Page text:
Police in Richmond, Va., have announced an initiative for officers on the midnight shift to inspect parked vehicles and then knock on the door of the owner’s home during the 12 a.m. to 4 a.m. time period “for an unexpected wakeup call” if they discover a situation that would lend itself to theft or vandalism.

But a civil-rights organization says the policy treads on citizens’ constitutional rights and, moreover, could create a dangerous situation for both the citizen and the police officer.

“The recent Trayvon Martin incident from Florida should serve as a stark warning of how the fear and misunderstanding of a homeowner can turn a benign situation into a tragedy involving loss of life,” John Whitehead, president of the Rutherford Institute, said in a letter to Richmond police chief Bryan Norwood.

“Except in the most compelling of circumstances, the Richmond police should avoid intrusions that create this kind of danger to themselves and residents,” he wrote of the city police plan to teach residents not to leave valuables in sight in a parked vehicle.

A spokesman for the police department today told WND that officials likely would have no comment on the program or the letter from Whitehead.

Whitehead said the initiative not only is “a misguided effort to curb property crimes that will primarily alienate residents of the city, but the initiative infringes upon the Fourth Amendment rights of citizens to privacy and to be free of unreasonable police intrusions.”

“While police officers do not necessarily violate the prohibition on unreasonable searches and seizures by approaching a residence, knocking on the door and asking to speak with the occupants, the right of police to come upon a walkway, entranceway or porch of a residence is not absolute,” he said.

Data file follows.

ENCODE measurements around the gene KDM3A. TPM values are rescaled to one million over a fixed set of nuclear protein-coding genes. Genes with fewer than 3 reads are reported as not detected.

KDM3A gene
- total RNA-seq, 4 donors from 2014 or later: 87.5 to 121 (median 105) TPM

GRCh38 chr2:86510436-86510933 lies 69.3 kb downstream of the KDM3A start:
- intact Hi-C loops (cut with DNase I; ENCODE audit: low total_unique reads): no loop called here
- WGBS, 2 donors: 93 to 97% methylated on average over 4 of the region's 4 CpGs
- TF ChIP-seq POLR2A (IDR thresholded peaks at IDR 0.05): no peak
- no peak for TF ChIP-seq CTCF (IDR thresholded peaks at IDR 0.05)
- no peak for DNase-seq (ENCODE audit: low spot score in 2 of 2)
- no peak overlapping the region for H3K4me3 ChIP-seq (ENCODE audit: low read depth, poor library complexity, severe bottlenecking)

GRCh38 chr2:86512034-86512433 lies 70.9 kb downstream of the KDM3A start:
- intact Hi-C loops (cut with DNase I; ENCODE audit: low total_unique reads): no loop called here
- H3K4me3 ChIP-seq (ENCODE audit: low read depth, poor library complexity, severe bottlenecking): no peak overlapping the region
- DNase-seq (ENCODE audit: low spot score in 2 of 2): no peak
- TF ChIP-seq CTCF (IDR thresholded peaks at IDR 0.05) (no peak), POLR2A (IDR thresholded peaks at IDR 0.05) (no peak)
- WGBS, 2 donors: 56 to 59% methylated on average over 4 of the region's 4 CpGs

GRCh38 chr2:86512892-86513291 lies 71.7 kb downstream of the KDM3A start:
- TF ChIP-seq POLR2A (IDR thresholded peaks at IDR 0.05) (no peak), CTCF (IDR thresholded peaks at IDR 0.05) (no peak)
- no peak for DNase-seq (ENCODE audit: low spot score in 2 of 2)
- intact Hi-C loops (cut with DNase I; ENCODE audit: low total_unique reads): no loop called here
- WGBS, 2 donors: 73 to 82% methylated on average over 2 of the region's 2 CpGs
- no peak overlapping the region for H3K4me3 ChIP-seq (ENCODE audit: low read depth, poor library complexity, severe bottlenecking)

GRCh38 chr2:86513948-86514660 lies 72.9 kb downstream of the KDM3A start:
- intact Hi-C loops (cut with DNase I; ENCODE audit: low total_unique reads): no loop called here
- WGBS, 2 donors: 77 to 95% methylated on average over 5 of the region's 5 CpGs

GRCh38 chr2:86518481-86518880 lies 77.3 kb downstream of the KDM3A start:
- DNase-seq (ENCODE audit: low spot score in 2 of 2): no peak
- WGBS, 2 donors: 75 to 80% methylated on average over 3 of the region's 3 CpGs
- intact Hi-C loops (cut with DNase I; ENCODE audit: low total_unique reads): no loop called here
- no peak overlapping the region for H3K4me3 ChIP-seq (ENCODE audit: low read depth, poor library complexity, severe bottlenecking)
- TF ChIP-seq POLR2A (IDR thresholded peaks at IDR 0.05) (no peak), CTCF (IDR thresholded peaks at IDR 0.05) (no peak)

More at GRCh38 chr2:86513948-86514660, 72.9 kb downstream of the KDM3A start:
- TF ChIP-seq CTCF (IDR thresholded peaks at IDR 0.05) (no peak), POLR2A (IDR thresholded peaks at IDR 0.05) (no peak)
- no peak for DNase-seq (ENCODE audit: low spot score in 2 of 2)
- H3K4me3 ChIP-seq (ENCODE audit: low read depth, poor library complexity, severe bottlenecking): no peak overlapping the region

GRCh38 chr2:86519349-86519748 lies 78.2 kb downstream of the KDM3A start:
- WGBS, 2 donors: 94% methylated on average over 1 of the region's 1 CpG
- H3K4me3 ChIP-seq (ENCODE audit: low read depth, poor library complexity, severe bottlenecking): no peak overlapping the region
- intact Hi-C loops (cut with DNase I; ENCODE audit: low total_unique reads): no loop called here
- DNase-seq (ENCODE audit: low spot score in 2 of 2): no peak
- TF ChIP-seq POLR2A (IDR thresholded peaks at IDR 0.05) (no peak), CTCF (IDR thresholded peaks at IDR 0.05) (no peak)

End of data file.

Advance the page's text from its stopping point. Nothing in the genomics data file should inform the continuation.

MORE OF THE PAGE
He said the “wakeup call” “wholly exceeds and abuses the idea of “implied consent,” which allows “this kind of encroachment by police upon the curtilage of a residence.”

The law allows police to come onto a property for legitimate purposes, but also it should be “during reasonable times of the day,” he said.

The city program “is by definition unreasonable and beyond the scope of the implied consent that might exist during daytime and early evening hours. The Fourth Amendment condemns this kind of middle-of-the-night intrusion by government officials, which is reason enough to end this misguided initiative.”

But beyond the issue of rights is the concern about safety, Whitehead said.

“There can be little doubt that a police officer’s late-night knock on a resident’s door may spark a violent confrontation with an alarmed resident who could certainly believe that any intrusion at his or her resident at that time poses a danger.

“There are certainly other means available to the Richmond police to serve the goals of the “Wakeup Call” initiative without invading the privacy and security of homeowners. The owners of vehicles observed to have valuables could be sent letters, thereby avoid a risky early morning encounter with police,” Whitehead wrote.

A report by Richmond’s WTVR-TV said Lt. Brian Corrigan came up with the idea after a recent wave of car break-ins.

He was blunt in his response to the station regarding concerns that residents would be contacted between midnight and 4 a.m.

“I’m not really concerned about the inconvenience,” he told the station. “For what you will go through with having to call your insurance company, being late for work, having a shattered window, and the expense of replacing those items that are being stolen, it’s just a whole lot easier (to get an overnight knock).”

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